As of December 2011, this topic has been archived. As a result, it is no longer actively maintained. For more information, see Archived Content. For information, recommendations, and guidance regarding the current version of Internet Explorer, see Internet Explorer Developer Center.
Rafael M. Muñoz
May 1, 2000
Selecting smartly—Extending SELECT behavior
Magic made easy—Extending the functionality of the browser
Where are my controls?—Bring them down
The Web Men Talking Award—Planet Source Code
The Web Men in Short
Reach a little. Push that code. This month, the Web Team of Rafael, Tom, and Kusuma show how you can add a few extras. For our part, we'll work on adding Kusuma's picture.
Extending SELECT behavior
Dear Web Men:
I used to be a long-time Visual Basic programmer. One of the things I missed was the combo box control, where the user can type in the first a few letters of the item he wishes. I can even then program it to do incremental search through the list items. How do I implement such a thing in Internet Explorer 5 DHTML? Is it possible?
The Web Men Reply:
James, here's a behavior that one of our developers, Burt Harris, whipped up. You can perform an incremental search through an unsorted list. The search also wraps when it reaches the end of the list. Let us know what you think about it.
The sample consists of two files, Select-code.htm and Select.htc. They can be accessed at the buttons below. They are a little longer than usual, so we are linking to them instead of having them inline.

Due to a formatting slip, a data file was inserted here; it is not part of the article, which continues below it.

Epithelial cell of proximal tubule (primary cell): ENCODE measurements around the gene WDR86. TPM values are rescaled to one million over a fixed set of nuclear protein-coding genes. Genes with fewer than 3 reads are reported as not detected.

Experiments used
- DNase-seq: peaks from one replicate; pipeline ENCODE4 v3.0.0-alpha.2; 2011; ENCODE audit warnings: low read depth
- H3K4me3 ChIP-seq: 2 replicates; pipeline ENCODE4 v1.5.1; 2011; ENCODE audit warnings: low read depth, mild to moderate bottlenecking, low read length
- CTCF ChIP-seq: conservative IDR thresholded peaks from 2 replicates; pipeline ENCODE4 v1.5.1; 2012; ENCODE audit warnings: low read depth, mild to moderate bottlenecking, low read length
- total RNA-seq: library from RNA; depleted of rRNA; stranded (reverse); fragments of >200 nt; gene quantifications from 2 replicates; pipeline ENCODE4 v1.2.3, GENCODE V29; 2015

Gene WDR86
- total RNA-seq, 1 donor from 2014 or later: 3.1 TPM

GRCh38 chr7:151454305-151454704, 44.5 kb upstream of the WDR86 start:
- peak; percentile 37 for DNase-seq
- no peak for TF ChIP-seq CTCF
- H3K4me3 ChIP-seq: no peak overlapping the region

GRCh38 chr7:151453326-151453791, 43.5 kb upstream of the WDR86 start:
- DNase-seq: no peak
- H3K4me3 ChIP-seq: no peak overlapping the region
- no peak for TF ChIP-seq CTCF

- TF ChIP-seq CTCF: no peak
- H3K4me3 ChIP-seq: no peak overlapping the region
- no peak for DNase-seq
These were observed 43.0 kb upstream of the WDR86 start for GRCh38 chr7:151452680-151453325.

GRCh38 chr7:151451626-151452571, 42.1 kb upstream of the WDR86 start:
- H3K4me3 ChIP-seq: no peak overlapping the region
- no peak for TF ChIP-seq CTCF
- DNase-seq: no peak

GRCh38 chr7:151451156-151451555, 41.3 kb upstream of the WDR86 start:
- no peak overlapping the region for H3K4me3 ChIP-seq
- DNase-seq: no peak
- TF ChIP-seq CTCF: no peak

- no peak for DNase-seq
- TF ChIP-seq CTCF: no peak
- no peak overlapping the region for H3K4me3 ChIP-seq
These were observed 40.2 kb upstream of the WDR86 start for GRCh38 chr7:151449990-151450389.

Magic made easy
Dear Web Men:
I have seen software change the toolbars in Internet Explorer, either adding some buttons to launch their own applications or performing other functions when the browser comes up. What kind of magic are they using to do this?
The Web Men reply:
"Hey, Rocky! Watch me pull a rabbit out of my hat."
We might be aging ourselves with that one. Actually, Helen, the magic is simple: It involves extending the browser, which allows you to keep the browser's default functionality while adding your own flair.
MSDN Online has some great information on this topic of Browser Extensions. Pay close attention to the style guides—because while it's great that we are adding to the browser, we must keep in mind that many users are already familiar with Internet Explorer . We don't want to confuse the user with our additions; we just want to enhance the experience.